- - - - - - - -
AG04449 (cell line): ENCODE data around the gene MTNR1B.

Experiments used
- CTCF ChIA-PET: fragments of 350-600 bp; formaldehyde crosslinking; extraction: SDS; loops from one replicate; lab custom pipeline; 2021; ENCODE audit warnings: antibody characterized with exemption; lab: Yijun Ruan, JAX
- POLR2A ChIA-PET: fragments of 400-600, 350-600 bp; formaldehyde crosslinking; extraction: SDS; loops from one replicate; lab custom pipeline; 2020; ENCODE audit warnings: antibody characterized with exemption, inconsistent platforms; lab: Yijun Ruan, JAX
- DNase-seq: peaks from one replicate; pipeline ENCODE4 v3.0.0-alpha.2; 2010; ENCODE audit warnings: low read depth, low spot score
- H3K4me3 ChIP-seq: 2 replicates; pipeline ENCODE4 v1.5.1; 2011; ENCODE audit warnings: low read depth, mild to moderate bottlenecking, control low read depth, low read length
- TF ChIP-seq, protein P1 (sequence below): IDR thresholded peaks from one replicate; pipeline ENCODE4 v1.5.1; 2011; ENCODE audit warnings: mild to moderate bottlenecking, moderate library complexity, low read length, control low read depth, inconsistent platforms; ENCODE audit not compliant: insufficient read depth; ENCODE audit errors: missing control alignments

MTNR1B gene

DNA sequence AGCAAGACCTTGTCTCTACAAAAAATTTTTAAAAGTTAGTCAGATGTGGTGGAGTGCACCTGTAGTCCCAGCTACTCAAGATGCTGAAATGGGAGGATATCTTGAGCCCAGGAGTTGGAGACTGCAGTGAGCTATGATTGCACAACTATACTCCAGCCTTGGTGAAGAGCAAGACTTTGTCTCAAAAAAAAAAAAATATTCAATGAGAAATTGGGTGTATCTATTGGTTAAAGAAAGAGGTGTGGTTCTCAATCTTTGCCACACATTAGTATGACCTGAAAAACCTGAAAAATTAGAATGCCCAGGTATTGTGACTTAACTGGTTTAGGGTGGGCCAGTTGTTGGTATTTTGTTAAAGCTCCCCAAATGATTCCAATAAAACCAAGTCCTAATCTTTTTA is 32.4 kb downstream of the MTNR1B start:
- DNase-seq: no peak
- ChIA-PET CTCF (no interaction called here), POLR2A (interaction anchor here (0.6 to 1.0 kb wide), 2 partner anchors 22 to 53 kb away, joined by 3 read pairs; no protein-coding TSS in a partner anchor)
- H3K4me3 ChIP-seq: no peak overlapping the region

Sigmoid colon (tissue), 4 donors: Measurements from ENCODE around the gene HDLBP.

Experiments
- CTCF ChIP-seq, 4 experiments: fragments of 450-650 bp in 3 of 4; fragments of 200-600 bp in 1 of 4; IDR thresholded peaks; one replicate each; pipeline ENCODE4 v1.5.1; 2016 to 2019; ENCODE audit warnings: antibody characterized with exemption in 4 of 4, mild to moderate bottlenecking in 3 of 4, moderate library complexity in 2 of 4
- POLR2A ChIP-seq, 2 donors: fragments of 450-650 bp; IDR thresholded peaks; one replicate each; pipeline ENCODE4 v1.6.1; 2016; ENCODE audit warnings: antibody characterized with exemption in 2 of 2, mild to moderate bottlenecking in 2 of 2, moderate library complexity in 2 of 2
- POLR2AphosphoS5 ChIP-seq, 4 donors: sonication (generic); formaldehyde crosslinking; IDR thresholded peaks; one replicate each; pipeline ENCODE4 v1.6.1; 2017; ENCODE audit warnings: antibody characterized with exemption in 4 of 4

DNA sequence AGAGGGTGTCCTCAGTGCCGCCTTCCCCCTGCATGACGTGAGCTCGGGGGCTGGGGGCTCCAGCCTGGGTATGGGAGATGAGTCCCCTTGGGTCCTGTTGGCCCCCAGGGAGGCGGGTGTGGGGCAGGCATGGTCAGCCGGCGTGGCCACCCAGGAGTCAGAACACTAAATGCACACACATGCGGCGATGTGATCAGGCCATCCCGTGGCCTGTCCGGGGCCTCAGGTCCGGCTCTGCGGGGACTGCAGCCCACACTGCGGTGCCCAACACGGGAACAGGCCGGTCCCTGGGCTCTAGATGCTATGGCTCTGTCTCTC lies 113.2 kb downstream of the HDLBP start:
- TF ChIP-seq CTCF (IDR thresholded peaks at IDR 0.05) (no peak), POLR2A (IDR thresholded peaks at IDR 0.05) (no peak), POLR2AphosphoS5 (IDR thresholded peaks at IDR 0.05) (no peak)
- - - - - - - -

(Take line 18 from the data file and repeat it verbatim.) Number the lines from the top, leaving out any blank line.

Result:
DNA sequence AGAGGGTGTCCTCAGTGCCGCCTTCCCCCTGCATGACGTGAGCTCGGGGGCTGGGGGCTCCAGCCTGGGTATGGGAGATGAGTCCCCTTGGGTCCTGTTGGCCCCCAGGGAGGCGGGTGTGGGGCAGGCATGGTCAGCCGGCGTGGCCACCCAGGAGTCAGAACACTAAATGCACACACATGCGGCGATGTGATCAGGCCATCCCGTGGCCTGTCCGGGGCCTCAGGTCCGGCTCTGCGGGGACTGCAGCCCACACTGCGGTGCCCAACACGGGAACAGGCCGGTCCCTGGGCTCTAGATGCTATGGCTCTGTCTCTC lies 113.2 kb downstream of the HDLBP start: